Despite dreary weather, we were greeted by a train station that was overflowing with people. Outside even more were awaiting us, although the bicycle riders had not yet arrived. There must have been some flat tires in the Alps, I reckon. All in all there are nearly 100,000 demonstrators from many countries, from nearly every age group, and from all walks of life. These are, apparently, the “extremists” or “terrorists” that the G8 leaders are afraid of, though a better word for them would be “citizens” or maybe “people from the countries you claim to represent.” I was surprised that the first speakers were from Italy and Spain, and a short translation followed each speech. Among the speakers were a local politician, the father of the protester murdered by the police in Genoa, and an environmentalist from China. Certain themes emerged: global warming needed action ten years ago, not ten years from now, George Bush and Tony Blair are war criminals, large companies moving their factories to the country with the lowest wages and environmental standards is not good for the workers or the environment, and George Bush is not a very popular person (you know what I want to mention here), though, in fact, no one wanted to place all of the blame on him alone. The American folk singer David Rovics sent us off with an excellent but perhaps too hopeful song, claiming “We will shut them down.”

The march met at the harbor and we were asked to form blocks– the Italian group, some various trade unions, people for environmental action, people against various free trade pacts, something which seems to lump all females together — independent women, women against war, lesbians and transsexuals… I walked on the outskirts and took photos. Along the route, there were giant puppets fighting over pieces of the world, impersonators of the 8 leaders scrambling for resources from the developing world, flags of hundreds of organizations flying, hundreds of banners and signs, and clowns who entertained the the walkers, watchers, and police. There was one block of marchers with a slightly different take on the event; the black-clad Autonomen, mainly from Berlin, setting off firecrackers as they walked past the police, who until this time had shown restraint and posed no threat to the protesters.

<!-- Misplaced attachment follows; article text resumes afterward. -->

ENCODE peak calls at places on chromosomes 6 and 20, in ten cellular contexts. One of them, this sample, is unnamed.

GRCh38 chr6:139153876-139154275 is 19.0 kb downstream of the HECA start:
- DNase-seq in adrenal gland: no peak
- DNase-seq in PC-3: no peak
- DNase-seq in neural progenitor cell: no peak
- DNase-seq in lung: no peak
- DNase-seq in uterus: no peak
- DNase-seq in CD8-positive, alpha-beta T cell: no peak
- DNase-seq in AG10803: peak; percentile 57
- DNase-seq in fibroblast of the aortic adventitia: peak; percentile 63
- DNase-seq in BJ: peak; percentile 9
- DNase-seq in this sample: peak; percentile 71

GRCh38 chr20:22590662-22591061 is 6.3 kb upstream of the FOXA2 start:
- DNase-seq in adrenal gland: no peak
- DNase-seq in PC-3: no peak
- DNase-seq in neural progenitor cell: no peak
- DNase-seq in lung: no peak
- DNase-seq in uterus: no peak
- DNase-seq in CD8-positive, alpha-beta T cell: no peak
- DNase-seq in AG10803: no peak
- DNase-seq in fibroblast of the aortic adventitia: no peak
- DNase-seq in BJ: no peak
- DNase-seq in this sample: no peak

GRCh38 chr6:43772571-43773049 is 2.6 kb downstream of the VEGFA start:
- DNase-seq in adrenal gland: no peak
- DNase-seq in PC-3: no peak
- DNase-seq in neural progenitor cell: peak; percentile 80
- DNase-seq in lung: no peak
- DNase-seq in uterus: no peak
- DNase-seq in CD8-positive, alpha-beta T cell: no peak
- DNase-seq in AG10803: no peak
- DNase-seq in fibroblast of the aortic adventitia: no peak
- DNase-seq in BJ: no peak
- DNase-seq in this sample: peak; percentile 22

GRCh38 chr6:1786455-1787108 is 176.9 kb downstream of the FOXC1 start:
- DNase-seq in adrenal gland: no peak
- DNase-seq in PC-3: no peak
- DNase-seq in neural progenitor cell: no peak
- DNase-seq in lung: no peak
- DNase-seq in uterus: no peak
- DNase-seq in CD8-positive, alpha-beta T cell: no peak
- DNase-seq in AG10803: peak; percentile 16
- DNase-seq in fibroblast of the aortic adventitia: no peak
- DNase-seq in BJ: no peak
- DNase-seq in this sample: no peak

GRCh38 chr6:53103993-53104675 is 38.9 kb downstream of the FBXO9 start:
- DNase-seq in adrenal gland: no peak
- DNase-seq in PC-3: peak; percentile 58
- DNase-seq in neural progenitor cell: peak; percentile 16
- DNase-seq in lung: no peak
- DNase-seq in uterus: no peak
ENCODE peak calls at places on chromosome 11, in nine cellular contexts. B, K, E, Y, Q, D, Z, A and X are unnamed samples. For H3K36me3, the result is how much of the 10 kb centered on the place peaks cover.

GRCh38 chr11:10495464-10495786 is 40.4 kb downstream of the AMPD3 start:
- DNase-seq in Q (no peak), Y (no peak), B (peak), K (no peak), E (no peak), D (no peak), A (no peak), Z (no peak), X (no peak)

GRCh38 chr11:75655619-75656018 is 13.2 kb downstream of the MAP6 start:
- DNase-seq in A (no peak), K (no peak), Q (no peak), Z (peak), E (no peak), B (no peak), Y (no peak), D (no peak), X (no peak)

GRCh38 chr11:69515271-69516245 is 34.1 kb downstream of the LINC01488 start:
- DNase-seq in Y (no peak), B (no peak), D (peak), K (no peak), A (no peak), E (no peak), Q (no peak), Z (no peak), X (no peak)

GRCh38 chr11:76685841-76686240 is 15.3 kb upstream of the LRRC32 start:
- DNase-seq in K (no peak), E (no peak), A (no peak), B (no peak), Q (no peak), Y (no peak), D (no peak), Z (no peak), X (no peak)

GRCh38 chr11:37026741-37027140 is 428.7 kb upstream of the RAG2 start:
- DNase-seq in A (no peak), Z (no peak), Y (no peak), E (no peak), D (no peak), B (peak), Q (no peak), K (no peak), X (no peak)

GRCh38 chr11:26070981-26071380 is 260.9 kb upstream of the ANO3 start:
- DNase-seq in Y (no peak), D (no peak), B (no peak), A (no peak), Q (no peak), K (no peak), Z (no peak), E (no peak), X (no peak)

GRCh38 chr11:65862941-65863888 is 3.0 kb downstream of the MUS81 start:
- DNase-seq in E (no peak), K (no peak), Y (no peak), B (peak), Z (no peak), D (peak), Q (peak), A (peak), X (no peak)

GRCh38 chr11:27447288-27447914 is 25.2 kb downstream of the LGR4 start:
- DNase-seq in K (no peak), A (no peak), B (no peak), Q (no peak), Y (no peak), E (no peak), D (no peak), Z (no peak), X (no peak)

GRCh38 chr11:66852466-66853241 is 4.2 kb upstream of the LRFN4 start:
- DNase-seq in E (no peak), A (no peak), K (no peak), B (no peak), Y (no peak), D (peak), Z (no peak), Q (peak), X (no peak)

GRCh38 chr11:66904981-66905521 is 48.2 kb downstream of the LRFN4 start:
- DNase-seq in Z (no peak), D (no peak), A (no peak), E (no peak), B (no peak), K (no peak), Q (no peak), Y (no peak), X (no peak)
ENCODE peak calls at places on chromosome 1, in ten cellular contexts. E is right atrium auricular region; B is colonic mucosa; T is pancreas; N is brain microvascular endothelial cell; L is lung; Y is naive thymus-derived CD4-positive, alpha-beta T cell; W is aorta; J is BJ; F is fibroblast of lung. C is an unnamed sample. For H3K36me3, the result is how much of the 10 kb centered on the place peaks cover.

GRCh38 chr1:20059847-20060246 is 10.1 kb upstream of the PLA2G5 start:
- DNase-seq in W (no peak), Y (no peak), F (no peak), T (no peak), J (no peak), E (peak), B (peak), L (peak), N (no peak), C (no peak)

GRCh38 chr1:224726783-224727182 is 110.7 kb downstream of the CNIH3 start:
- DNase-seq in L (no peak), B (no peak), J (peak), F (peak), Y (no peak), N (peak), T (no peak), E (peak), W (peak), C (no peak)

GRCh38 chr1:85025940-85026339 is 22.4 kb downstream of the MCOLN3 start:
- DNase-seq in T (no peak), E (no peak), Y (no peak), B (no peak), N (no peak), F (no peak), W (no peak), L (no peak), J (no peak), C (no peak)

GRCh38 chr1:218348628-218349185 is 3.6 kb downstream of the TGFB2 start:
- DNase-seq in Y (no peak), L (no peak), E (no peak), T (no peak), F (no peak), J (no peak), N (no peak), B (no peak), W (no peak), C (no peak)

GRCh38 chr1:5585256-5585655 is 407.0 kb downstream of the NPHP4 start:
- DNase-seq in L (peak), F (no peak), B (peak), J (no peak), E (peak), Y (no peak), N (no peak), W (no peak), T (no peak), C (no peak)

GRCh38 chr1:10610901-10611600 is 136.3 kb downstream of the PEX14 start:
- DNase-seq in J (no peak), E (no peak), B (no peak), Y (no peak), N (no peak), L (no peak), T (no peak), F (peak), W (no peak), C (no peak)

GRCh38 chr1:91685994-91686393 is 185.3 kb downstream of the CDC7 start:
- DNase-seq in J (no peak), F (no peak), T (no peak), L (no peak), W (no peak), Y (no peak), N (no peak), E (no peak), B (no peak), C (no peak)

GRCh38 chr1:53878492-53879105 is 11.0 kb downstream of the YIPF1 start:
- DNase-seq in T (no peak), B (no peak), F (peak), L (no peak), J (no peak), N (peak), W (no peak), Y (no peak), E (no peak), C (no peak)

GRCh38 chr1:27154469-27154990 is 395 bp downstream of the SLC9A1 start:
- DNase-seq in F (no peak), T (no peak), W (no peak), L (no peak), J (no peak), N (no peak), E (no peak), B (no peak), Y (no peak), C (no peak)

This all changed when we arrived at the harbor. For reasons I still do not know, a phalanx of black-clad armored police, carrying sticks and shields, suddenly stormed in behind the last protesters, in a move that can only be seen as threatening, and were met by another group dressed in black. After a short spat of stone-throwing and general boisterousness, the protest organizers radioed to the police and convinced them to back off, and their sudden retreat is met with cheers from the crowd now assembled.

The band starts playing a song titled “Relax,” and for a while, it looked as if we would indeed have our peaceful demonstration. Tall sailing ships are anchored and adorned with banners from Greenpeace urging action on climate change, as well as from Doctors without Borders, asking for more medical aid for Africa. I board a ship which offers vegan food and drinks, while police helicopters circled above, reminding us of the splendid new democracy this G8 meeting has given us.

Some hours later, a huge truck rebuilt into a sort of two-storey techno van begins leading the protesters out pied piper style, as they dance along behind it. It is a scene that one would more likely expect from a very lame music video or an American TV commercial for Mountain Dew. But as we were dancing into the sunset, we heard fire engines and turned to see smoke behind us. Cars set ablaze, rocks flying, pepper spray and flailing batons, it was everything most of us had hoped to avoid. It seems that our friends dressed in black– the police and their lesser-armed but equally angry rivals — had started to fight after all. I would later be surprised to read that the German press was careful to point out that only a small group of those assembled had taken part in any violence, and that the police were also partly blameworthy.

Thinking of these clashes, disturbing though they may be, I can only wonder; a few burning cars and thrown stones? Is this the awesome danger that required the complete recall of democracy, the total secrecy in place of transparency, the gagging of the press in place of open information, the 12 million Euro fence that did more to provoke than to protect? Is this what European democracy has come to? But the answer is already known; just as the G8 has trumped article 8 of the German Constitution (freedom of assembly), our European democracy has been trumped by a new, American style “democracy,” also called authoritarianism and government by the corporate “elite.”

Daniel Vallin is a writer who lives in Europe. Read other articles by Daniel, or visit Daniel's website.

2 comments on this article so far ...

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  1. Michael Kenny said on June 4th, 2007 at 4:34pm #

    I don’t think our European democracy has been “trumped”. On the contrary, it will come out of this looking very good, because all this will put distance between us and Bush. He hasn’ t dared come on a state visit since Mainz and since he was practically chased out of Ireland by a retired army colonel and I would guess that he’s here now only because he has to attend the G8. And I doubt very much if any locality in Europe will willingly accept a visit from him ever again. As I write, he is getting a hot (rather than warm!) reception in Prague. Basically, the US has a lame duck president and is virtually impotent until at least 20 January 2009. That’s a huge step forward.